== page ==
December 2012 – January 2013


Lally Katz

14th Street

New York. © Thomas Filippini

“I knew you’d come back.” Cookie smiled lazily at me. She looked beautiful, around seven months pregnant, her dark hair longer and softer, richer than when I’d last seen it. She sat in front of her red crystal ball, one hand on it, the other holding mine.

I was in New York City. I’d told everyone I was going to see relatives and for work meetings. But now, sitting once more in Cookie’s psychic shopfront in the East Village, I knew why I’d really come back.

“It took you a long time.” Cookie yawned.

“I know. I’m sorry. I’ve been in Australia. I live there.”

“Well, that’s OK. Here you are now. So, this is between you and me. Don’t talk about it with your friends. And don’t see no other psychics.”

“I have seen some others.”

“That’s the past. We’re going to the future. No more.”

“I’m Skyping with my healer in Melbourne tomorrow. I can’t cut her out.”

“OK – a healer, OK. But nobody else in New York. You gotta respect my work.”


“Let’s begin.”

Cookie looked into her crystal ball. Her eyes glazed over. She began to speak in a monotone voice, as though entranced.

“You are going to have a long life, three children —”

“That’s what you said last time.”

“Well, I meant it.”

“But now I’m thirty-three —”

“So what? You can keep ’em coming till you’re fifty-five. That ain’t no big deal.” She looked back into the ball. “You got a good career. You is gonna start makin’ the money you wanna be makin’. Money will not be a problem for you in this life. You have been lonely. But soon love is gonna treat you good, too. So you see, it’s all good news.”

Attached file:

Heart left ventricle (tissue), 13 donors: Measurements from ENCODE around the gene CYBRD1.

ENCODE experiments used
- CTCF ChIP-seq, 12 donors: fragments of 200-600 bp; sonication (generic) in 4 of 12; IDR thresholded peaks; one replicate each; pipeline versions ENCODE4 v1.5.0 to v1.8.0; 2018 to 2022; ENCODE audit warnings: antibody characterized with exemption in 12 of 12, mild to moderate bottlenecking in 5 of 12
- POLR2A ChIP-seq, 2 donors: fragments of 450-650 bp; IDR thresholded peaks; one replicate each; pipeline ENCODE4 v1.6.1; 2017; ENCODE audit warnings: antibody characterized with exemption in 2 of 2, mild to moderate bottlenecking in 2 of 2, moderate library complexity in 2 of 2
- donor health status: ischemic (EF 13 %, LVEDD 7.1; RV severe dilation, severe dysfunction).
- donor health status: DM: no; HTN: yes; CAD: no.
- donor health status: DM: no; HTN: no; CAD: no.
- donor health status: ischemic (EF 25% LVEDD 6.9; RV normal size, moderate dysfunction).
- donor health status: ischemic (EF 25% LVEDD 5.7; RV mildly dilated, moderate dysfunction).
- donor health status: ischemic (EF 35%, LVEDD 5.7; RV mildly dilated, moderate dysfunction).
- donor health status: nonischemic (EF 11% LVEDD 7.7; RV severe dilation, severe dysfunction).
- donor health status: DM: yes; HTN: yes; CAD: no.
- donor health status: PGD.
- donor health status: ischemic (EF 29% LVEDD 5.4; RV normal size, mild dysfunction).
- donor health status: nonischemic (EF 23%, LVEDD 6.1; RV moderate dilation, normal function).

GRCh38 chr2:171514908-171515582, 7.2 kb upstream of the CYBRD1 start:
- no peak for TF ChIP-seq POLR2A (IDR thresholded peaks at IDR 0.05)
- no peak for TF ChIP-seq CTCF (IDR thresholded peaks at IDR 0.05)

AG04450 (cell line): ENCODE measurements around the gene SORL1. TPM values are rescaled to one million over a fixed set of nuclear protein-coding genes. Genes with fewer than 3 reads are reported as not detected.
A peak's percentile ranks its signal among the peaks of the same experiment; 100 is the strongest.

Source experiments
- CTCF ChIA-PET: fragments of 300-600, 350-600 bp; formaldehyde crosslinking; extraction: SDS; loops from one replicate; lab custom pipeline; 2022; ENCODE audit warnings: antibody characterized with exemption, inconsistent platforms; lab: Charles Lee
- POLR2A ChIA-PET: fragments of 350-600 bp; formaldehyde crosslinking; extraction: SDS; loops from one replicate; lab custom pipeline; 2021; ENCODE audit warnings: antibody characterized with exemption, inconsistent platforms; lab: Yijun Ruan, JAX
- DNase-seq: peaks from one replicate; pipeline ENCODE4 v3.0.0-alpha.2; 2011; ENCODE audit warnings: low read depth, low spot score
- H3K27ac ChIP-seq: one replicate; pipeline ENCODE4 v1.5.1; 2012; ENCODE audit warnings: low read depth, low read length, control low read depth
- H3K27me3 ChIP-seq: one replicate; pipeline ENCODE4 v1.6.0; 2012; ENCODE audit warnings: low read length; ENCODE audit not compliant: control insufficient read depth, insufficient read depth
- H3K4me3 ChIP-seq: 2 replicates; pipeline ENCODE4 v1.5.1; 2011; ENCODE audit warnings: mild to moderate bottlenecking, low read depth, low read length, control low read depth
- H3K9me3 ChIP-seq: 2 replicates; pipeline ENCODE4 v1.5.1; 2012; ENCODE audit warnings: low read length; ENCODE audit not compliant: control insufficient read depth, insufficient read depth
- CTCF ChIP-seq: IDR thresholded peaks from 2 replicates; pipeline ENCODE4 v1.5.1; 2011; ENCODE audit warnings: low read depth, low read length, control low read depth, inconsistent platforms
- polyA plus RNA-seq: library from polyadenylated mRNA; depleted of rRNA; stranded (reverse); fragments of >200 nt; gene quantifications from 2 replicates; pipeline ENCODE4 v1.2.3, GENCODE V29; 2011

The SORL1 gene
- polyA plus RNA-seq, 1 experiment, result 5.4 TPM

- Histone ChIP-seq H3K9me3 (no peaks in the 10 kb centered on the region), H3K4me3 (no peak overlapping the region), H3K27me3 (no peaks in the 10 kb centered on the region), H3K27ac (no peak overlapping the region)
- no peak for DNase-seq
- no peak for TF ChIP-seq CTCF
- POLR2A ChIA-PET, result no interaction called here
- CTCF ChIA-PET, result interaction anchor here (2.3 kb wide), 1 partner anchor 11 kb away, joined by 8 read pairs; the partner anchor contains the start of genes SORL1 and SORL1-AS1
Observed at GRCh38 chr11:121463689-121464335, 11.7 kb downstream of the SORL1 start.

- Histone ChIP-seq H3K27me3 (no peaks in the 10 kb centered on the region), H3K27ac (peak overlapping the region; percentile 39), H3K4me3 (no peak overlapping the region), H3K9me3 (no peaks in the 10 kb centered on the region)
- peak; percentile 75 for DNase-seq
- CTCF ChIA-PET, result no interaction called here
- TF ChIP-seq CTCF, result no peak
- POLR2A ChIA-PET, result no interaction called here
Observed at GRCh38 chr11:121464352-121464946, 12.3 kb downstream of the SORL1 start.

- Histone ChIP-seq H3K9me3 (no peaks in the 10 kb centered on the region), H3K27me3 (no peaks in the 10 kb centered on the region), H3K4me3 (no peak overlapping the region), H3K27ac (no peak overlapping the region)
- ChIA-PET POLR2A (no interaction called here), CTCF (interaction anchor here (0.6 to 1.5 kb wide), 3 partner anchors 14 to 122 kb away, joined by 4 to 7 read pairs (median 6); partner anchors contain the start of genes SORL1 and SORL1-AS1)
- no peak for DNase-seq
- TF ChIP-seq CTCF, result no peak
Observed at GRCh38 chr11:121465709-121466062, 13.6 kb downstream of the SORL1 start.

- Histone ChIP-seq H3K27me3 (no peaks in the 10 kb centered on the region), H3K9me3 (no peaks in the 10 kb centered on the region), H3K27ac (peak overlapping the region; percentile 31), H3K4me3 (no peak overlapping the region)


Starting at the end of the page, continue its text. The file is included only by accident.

“OK. Great.”

She paused, looked me in the eyes. “But you still got the curse.”

“I was wondering.”

“I told you – I told you that night a year ago we had to get rid of it – and you didn’t listen. But you was led back here.”


“But now it’s double the price. Twenty-five hundred dollars.”

“Cookie, I can’t afford that.”

“Well, you shoulda done it last time like I told you. ’Cause now it’s worse. What – you think a curse like that is gonna go away by itself?”

“Twenty-five hundred is too much. I can’t afford it.”

“Well, why don’t you tell me how much you can afford and we’ll work it out.”

“Three hundred dollars.”

“I can’t do what I gotta do for three hundred dollars. Not now that the curse is so strong. It’s surrounding your soul. The darkness. The evil spirits. They got you. It’s big work for me. I gotta get the candles, take them into the church, burn them. You gotta go higher than that.”

“Five hundred. That’s as high as I can go.”

“It’s not enough. I know you has thought about it every day since you was last in here. What can you offer me?”

“Six hundred dollars.”

“Nine hundred plus the crystal ball reading. I’m pregnant so I’m doubly as powerful than usual. You get those benefits.”

“I don’t know, Cookie.”

“In a minute I’m gonna ask you to leave. Because I don’t need this disrespect for my work. And if we don’t do it tonight, the curse will set in forever. It has to be tonight – or never.”

“I just don’t know if I can afford it.” I tried to look down a little, away from her eyes. But Cookie held my gaze, never blinking.

“Your vagina is cursed. Your vagina smells like rotting corpses to all men. Not to women. Only to men. A woman could be in bed with you all day and not notice. But to all men, your vagina is a cemetery of rotting corpses. Until you pay to remove this curse.”

“OK. Nine hundred. But I can only give you four hundred tonight.”